The Bradbury Committee (1928)
In 1926, the Chancellor of the Exchequer (Winston Churchill) appointed a committee to consider whether it was desirable to permit
a further extension of Municipal Savings Banks, and if so, within what limits and subject to what conditions, statutory or otherwise.
The Chairman of the Committee was Lord Bradbury, and the composition of the Committee was detailed in a Minute of Appointment
September 28th 1926. The report was produced in January 1928.
Lord Bradbury (1872-1950) was Secretary to the Treasury (1913-1919),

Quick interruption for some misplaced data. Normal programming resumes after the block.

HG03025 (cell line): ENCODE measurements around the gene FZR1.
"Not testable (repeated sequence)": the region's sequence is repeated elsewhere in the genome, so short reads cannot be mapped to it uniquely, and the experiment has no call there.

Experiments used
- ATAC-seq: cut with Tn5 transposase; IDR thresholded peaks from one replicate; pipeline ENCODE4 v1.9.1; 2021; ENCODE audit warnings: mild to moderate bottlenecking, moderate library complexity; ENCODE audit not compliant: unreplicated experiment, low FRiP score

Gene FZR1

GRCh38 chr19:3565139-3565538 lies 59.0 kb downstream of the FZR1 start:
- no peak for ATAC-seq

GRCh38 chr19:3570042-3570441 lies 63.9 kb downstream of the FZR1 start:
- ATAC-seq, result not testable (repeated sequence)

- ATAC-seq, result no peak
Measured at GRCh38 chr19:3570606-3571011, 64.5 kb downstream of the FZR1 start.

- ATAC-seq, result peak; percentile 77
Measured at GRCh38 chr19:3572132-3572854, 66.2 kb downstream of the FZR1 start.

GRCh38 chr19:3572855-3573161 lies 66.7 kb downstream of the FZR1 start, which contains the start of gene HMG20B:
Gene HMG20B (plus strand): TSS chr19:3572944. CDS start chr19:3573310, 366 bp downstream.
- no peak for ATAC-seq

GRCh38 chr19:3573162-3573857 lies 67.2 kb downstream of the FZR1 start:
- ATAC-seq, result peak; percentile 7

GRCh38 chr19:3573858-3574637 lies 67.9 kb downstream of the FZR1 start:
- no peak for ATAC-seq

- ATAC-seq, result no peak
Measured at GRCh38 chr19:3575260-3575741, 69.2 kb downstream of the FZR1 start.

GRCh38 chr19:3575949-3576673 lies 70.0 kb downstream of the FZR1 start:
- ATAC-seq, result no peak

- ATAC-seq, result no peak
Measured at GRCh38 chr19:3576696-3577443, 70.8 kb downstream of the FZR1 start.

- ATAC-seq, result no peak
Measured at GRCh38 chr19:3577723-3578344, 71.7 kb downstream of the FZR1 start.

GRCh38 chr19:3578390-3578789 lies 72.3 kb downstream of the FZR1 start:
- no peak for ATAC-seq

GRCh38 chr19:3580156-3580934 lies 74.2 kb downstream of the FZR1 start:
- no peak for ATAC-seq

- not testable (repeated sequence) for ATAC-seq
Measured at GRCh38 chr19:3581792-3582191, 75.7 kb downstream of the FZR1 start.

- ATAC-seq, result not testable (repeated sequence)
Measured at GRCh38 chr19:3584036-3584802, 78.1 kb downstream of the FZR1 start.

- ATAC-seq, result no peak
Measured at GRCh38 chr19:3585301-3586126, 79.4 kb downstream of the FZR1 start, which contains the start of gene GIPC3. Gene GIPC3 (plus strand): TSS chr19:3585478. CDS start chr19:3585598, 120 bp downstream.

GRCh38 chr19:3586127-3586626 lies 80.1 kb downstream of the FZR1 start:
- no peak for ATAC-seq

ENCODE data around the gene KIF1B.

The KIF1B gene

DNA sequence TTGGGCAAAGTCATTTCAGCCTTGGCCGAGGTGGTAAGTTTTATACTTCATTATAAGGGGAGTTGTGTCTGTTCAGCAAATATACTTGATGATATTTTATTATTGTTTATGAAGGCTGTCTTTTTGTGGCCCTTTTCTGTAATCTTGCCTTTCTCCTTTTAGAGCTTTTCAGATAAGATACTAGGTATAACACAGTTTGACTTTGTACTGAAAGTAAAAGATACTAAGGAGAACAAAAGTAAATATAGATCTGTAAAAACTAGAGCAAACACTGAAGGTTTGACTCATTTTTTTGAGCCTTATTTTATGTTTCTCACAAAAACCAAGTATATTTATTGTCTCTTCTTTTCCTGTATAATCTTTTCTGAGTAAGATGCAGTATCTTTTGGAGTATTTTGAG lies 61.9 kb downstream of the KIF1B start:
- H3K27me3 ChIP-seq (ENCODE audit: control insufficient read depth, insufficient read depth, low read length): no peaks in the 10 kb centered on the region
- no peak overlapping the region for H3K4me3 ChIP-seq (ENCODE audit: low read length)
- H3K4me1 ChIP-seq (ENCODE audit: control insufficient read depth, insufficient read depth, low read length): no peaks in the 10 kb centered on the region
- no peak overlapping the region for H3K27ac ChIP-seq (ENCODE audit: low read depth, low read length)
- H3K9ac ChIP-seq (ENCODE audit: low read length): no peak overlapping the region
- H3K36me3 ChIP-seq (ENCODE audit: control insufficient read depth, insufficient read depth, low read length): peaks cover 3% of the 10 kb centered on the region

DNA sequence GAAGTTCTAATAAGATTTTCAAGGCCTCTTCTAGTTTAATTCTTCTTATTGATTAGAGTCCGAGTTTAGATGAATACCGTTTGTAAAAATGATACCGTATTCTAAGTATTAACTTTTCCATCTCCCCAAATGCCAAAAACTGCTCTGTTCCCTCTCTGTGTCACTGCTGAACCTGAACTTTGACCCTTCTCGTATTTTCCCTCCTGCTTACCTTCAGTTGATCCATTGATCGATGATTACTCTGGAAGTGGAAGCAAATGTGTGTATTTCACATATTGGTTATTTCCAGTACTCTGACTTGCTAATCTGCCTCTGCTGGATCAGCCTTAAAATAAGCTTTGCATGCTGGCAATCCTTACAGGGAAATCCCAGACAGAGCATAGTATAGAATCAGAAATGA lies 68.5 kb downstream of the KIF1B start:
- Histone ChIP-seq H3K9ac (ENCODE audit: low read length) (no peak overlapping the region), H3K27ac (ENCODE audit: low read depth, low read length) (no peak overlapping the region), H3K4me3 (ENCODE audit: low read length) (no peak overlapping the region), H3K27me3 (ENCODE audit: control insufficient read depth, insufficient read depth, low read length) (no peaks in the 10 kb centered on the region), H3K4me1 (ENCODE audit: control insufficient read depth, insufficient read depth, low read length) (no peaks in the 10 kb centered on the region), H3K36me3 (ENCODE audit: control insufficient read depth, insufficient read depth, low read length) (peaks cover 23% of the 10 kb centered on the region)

and later principal British representative on the First World War Reparations Commission in Paris. He filled many important posts
in the financial world, and undertook many investigations on behalf of the Government; but was perhaps better known to the public
in connection with the issue of Treasury £1 and 10/- notes in 1914 ("Bradbury's") that bore his signature.
The conclusion of
the Bradbury Committee was that "in view of the present position of national finance the extension of municipal savings banks within
the next ten years would not be in the interests of the community as a whole". The full report of the Committee is reproduced below.